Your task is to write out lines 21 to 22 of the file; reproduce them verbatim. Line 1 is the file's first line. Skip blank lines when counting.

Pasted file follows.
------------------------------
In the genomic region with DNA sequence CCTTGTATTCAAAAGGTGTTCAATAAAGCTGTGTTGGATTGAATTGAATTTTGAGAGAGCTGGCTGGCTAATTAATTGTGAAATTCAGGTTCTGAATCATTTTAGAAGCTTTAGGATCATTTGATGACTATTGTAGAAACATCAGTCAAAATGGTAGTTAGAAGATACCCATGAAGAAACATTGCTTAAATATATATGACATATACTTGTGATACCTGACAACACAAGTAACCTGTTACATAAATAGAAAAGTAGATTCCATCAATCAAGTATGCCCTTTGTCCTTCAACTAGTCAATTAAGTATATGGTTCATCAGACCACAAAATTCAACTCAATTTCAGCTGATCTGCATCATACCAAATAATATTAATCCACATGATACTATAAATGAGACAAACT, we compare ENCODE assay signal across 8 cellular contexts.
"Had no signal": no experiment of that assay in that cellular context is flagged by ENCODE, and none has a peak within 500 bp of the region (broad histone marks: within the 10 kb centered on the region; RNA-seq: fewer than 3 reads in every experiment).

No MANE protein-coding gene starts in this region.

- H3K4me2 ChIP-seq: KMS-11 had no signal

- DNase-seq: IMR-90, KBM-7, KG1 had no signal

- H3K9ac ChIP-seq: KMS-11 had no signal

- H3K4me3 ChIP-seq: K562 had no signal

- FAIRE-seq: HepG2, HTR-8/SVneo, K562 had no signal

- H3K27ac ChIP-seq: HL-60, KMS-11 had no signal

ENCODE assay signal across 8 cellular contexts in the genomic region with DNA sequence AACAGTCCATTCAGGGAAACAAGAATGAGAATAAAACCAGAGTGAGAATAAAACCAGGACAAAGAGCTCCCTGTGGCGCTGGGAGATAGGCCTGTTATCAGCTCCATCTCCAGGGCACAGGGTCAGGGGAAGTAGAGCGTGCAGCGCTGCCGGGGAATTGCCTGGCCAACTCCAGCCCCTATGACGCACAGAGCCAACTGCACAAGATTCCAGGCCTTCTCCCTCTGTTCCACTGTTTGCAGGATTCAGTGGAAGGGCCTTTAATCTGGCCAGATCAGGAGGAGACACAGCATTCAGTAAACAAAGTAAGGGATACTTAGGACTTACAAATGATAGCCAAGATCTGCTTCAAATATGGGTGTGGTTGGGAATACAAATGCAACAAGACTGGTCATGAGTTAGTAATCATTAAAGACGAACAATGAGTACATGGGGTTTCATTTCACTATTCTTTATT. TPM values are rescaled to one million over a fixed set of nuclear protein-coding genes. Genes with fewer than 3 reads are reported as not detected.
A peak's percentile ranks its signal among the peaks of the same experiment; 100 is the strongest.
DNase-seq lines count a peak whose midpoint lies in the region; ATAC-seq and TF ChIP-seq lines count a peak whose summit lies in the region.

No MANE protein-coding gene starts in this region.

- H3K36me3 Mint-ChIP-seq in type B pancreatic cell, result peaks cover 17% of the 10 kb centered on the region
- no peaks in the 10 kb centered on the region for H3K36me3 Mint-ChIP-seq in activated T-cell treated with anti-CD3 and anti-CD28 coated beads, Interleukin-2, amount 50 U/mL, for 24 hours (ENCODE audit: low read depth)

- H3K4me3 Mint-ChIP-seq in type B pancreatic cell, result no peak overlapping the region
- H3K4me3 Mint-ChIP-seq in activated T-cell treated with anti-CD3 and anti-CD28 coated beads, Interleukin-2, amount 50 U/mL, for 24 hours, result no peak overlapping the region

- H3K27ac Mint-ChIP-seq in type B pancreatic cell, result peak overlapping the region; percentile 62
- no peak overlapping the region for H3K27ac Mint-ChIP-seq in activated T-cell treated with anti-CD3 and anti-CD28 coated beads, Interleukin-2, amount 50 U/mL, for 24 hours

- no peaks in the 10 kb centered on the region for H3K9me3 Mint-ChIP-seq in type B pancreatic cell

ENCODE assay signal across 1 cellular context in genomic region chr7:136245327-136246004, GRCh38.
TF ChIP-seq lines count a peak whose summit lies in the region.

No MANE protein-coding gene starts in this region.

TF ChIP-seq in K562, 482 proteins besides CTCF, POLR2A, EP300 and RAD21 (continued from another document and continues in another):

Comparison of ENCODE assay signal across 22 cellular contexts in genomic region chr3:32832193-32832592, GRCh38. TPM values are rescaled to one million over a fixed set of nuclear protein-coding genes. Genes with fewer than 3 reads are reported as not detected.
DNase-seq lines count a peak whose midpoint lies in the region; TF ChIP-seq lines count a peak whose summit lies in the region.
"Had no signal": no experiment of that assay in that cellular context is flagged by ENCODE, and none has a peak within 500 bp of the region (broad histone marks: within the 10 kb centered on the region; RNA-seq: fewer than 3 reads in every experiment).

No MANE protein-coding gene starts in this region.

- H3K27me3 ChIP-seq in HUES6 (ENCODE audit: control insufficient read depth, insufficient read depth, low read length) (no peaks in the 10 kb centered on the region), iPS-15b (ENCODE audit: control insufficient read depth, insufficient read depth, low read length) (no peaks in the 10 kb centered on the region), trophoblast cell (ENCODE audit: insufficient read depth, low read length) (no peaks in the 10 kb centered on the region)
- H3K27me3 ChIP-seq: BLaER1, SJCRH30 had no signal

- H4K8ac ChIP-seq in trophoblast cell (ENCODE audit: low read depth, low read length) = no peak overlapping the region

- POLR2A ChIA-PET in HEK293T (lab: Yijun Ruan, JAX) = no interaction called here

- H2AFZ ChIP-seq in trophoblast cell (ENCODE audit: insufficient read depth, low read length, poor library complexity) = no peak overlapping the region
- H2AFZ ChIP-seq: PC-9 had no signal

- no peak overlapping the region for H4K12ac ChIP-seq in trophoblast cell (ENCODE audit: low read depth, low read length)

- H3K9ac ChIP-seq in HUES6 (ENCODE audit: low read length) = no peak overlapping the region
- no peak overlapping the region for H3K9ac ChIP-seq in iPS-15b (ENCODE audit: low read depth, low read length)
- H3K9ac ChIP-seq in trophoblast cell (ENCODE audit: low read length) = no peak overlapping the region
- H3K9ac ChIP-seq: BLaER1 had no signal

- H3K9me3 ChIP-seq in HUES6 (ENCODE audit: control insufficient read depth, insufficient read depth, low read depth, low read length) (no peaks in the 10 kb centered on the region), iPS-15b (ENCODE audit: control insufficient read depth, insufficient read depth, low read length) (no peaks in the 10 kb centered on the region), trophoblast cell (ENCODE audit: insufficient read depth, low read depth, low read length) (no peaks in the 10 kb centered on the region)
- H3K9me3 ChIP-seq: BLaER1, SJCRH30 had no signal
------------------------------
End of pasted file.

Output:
ENCODE assay signal across 1 cellular context in genomic region chr7:136245327-136246004, GRCh38.
TF ChIP-seq lines count a peak whose summit lies in the region.